The business case for greening our cities

Teresa Huntsinger is the program director for clean and plentiful water at the Oregon Environmental Council. Jeff Stone is the executive director for the Oregon Association of Nurseries.

Teresa Huntsinger is the program director for clean and plentiful water at the Oregon Environmental Council. Jeff Stone is the executive director for the Oregon Association of Nurseries. 

The wet season is upon us.

All that rain pounding on buildings and sidewalks, working its way down city streets reminds us that cities weren’t built to handle wet weather as well as natural areas do. As a result, stormwater runoff is the largest source of pollution for urban streams. Fixing this problem is fostering a new growth industry for our state, and it’s helping one of our largest industrial sectors recover from the recession.

The solution to runoff is right in front of us: using plants and soil to restore natural function to our cities by shading our homes and rivers and absorbing and cleaning the polluted water that runs off streets, sidewalks and rooftops. Known as green infrastructure or low-impact development, facilities like green roofs, green walls, rain gardens, bioswales and street trees are environmentally friendly and cost-effective approaches to managing rainwater and preventing pollution in our waterways.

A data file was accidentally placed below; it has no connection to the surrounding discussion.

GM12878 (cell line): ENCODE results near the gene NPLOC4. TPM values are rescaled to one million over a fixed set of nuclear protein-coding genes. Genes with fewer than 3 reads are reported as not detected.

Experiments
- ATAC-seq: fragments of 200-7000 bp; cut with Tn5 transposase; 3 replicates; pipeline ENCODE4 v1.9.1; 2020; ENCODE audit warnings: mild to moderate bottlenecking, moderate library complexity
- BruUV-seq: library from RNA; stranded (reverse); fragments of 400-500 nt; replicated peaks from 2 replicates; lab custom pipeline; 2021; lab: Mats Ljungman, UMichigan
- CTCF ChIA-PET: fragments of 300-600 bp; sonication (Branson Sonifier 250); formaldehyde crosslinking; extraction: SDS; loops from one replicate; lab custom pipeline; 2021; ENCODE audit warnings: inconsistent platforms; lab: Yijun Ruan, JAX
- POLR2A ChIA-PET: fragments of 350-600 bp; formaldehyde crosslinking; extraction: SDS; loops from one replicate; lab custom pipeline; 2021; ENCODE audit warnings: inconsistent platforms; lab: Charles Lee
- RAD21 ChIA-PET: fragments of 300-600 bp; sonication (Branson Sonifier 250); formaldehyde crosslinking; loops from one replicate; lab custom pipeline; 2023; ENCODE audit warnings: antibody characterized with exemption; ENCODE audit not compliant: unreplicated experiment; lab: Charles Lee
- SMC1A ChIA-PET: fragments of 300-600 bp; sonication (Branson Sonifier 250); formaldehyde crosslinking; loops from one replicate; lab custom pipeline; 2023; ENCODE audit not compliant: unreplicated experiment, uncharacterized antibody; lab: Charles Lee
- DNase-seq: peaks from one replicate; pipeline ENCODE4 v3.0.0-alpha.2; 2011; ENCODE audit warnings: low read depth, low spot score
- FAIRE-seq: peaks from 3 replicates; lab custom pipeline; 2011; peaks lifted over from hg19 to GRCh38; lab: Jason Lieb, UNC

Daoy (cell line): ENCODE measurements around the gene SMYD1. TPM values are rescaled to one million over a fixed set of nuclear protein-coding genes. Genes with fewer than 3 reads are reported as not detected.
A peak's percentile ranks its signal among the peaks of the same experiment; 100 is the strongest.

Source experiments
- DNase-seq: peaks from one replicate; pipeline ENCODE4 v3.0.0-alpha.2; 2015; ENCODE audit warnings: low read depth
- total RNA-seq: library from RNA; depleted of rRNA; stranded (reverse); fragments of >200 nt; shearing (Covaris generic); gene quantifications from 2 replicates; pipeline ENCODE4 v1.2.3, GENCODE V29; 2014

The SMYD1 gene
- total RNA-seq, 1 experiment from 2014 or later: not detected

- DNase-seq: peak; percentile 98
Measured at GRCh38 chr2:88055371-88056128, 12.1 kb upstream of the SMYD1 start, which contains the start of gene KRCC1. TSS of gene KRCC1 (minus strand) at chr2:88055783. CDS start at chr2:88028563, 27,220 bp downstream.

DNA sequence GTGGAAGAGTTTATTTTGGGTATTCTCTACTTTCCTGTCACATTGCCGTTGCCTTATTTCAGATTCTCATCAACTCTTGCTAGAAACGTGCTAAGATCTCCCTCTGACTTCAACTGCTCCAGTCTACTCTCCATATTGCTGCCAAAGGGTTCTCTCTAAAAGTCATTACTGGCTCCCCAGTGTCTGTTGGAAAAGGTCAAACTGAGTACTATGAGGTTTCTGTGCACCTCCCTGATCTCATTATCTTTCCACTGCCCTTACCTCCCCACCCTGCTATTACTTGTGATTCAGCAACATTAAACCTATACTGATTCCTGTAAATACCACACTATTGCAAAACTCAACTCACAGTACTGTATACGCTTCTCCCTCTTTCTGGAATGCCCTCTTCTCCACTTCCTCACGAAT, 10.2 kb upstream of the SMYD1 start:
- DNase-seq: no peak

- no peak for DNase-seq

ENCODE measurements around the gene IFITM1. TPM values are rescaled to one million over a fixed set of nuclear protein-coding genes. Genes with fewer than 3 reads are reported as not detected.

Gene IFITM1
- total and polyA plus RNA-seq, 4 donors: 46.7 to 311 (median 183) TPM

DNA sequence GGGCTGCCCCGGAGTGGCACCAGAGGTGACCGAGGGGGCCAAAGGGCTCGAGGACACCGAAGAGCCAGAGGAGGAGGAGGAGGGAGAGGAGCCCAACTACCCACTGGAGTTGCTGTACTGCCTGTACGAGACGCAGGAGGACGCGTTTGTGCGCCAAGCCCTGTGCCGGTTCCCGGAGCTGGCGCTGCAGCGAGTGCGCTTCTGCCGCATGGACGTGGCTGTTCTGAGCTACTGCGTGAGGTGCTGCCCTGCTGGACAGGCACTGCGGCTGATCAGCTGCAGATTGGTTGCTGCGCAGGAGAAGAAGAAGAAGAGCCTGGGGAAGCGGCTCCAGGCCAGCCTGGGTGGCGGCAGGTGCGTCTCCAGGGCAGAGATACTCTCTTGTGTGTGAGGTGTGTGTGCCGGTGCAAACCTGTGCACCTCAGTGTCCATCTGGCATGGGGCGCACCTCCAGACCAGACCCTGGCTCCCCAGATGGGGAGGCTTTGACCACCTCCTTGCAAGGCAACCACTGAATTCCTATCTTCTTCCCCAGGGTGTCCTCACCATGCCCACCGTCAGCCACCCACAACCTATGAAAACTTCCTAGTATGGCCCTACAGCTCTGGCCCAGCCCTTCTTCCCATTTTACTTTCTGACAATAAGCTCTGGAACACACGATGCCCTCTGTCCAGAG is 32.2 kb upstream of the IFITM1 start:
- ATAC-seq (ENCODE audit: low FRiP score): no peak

As an American Rivers report from earlier this year points out, green infrastructure saves money in the process, including:

• Reduced costs of treating polluted runoff compared to upgrading pipes and “grey” infrastructure

• Substantial energy savings and reduced heat island effect

• Averted flooding and related damage

• Improved public health as a result of reduced bacteria and pollution in rivers and streams

Oregon is on the forefront of low-impact development, especially in the Portland metro area. Clean Water Act requirements to address the stormwater problem are driving innovation and creating jobs.

Oregon businesses that learned how to build and design green infrastructure systems here are now exporting that knowledge nationwide. Columbia Green, a green roof company based in Oregon, raised $1.2 million from investors and doubled their sales this year. The ecoroof market grew 115 percent last year and shows no sign of slowing down, meaning more employment here in Oregon.

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